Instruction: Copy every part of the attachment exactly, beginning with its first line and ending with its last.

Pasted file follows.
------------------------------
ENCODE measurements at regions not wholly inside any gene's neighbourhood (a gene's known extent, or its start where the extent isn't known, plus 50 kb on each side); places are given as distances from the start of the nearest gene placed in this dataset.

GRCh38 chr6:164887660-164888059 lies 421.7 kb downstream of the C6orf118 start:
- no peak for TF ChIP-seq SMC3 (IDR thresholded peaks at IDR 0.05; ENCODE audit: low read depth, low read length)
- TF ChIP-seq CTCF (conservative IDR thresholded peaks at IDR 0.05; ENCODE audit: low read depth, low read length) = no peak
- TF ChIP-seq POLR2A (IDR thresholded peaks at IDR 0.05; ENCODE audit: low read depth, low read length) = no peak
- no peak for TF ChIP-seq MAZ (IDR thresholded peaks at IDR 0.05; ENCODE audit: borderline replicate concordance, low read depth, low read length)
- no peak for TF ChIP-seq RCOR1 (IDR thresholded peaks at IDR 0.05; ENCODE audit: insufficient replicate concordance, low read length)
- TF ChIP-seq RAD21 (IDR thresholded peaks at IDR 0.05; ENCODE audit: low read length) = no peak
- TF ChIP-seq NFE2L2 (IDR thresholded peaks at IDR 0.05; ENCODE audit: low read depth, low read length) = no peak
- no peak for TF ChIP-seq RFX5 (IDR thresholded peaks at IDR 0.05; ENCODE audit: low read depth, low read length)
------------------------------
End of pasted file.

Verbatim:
ENCODE measurements at regions not wholly inside any gene's neighbourhood (a gene's known extent, or its start where the extent isn't known, plus 50 kb on each side); places are given as distances from the start of the nearest gene placed in this dataset.

GRCh38 chr6:164887660-164888059 lies 421.7 kb downstream of the C6orf118 start:
- no peak for TF ChIP-seq SMC3 (IDR thresholded peaks at IDR 0.05; ENCODE audit: low read depth, low read length)
- TF ChIP-seq CTCF (conservative IDR thresholded peaks at IDR 0.05; ENCODE audit: low read depth, low read length) = no peak
- TF ChIP-seq POLR2A (IDR thresholded peaks at IDR 0.05; ENCODE audit: low read depth, low read length) = no peak
- no peak for TF ChIP-seq MAZ (IDR thresholded peaks at IDR 0.05; ENCODE audit: borderline replicate concordance, low read depth, low read length)
- no peak for TF ChIP-seq RCOR1 (IDR thresholded peaks at IDR 0.05; ENCODE audit: insufficient replicate concordance, low read length)
- TF ChIP-seq RAD21 (IDR thresholded peaks at IDR 0.05; ENCODE audit: low read length) = no peak
- TF ChIP-seq NFE2L2 (IDR thresholded peaks at IDR 0.05; ENCODE audit: low read depth, low read length) = no peak
- no peak for TF ChIP-seq RFX5 (IDR thresholded peaks at IDR 0.05; ENCODE audit: low read depth, low read length)